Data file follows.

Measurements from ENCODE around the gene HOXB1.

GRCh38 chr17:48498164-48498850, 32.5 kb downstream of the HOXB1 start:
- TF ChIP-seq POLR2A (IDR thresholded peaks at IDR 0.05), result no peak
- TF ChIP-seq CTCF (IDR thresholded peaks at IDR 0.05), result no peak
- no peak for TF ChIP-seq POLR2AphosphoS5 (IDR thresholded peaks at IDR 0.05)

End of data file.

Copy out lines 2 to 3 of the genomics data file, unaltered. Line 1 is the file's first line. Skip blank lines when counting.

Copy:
GRCh38 chr17:48498164-48498850, 32.5 kb downstream of the HOXB1 start:
- TF ChIP-seq POLR2A (IDR thresholded peaks at IDR 0.05), result no peak